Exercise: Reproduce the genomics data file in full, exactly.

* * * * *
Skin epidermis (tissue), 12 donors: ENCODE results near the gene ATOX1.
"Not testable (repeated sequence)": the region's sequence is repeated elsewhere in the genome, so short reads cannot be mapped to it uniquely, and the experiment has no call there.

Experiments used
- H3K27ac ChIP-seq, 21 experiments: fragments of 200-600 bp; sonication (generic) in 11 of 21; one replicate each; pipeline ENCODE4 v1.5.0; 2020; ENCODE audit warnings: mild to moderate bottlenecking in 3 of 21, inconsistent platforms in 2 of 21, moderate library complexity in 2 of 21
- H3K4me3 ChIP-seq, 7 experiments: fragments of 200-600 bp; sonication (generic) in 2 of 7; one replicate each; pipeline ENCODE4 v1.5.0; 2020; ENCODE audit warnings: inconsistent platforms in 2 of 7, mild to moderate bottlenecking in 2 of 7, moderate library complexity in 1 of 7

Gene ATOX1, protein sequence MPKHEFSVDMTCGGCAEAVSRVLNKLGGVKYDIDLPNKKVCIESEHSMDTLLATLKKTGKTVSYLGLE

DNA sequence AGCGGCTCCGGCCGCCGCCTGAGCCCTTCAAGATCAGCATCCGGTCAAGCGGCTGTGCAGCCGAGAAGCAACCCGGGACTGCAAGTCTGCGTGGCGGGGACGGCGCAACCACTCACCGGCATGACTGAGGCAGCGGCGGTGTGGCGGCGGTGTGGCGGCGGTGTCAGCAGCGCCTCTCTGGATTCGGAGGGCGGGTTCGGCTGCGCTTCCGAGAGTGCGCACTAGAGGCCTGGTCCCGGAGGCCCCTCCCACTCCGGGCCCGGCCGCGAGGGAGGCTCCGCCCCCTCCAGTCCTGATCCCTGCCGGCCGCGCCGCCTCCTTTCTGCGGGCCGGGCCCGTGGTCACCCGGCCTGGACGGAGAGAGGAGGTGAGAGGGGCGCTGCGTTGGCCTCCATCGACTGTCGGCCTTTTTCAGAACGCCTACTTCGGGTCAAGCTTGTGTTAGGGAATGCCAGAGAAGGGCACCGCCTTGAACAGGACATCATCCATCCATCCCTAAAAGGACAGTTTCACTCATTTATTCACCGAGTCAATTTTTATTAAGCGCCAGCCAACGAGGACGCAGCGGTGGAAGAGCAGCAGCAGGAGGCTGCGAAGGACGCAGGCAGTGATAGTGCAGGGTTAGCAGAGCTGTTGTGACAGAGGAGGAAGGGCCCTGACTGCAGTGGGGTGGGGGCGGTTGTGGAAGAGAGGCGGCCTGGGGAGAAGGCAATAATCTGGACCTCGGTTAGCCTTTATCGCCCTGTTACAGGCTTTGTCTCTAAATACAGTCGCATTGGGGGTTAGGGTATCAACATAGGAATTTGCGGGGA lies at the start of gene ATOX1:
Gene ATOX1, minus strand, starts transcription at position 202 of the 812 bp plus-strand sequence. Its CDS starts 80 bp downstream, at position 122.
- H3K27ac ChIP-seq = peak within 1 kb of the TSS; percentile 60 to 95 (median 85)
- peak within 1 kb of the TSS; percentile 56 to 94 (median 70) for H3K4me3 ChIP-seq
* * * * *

Skin epidermis (tissue), 12 donors: ENCODE results near the gene ATOX1.
"Not testable (repeated sequence)": the region's sequence is repeated elsewhere in the genome, so short reads cannot be mapped to it uniquely, and the experiment has no call there.

Experiments used
- H3K27ac ChIP-seq, 21 experiments: fragments of 200-600 bp; sonication (generic) in 11 of 21; one replicate each; pipeline ENCODE4 v1.5.0; 2020; ENCODE audit warnings: mild to moderate bottlenecking in 3 of 21, inconsistent platforms in 2 of 21, moderate library complexity in 2 of 21
- H3K4me3 ChIP-seq, 7 experiments: fragments of 200-600 bp; sonication (generic) in 2 of 7; one replicate each; pipeline ENCODE4 v1.5.0; 2020; ENCODE audit warnings: inconsistent platforms in 2 of 7, mild to moderate bottlenecking in 2 of 7, moderate library complexity in 1 of 7

Gene ATOX1, protein sequence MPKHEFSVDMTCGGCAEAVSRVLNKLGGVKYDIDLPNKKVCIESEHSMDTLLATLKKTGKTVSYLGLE

DNA sequence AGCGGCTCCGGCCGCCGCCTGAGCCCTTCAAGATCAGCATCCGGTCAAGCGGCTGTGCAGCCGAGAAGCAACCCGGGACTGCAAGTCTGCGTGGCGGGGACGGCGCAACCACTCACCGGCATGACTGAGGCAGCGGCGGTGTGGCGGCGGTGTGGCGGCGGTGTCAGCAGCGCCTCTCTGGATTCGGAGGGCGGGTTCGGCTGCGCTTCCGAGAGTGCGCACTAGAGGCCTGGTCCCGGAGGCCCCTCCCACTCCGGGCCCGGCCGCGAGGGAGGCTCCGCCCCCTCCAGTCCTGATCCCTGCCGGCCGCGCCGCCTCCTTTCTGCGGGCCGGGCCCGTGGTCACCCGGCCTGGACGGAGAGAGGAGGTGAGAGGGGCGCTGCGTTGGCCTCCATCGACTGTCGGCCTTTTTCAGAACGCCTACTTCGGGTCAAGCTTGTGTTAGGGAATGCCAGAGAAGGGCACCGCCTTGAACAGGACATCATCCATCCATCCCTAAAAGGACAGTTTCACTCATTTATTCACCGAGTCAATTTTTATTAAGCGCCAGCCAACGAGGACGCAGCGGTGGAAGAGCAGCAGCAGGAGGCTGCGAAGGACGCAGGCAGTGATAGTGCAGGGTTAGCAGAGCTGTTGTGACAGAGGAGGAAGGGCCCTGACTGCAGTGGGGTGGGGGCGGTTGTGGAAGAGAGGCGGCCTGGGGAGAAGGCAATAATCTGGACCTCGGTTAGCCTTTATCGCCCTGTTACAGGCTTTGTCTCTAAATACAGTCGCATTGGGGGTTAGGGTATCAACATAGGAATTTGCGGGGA lies at the start of gene ATOX1:
Gene ATOX1, minus strand, starts transcription at position 202 of the 812 bp plus-strand sequence. Its CDS starts 80 bp downstream, at position 122.
- H3K27ac ChIP-seq = peak within 1 kb of the TSS; percentile 60 to 95 (median 85)
- peak within 1 kb of the TSS; percentile 56 to 94 (median 70) for H3K4me3 ChIP-seq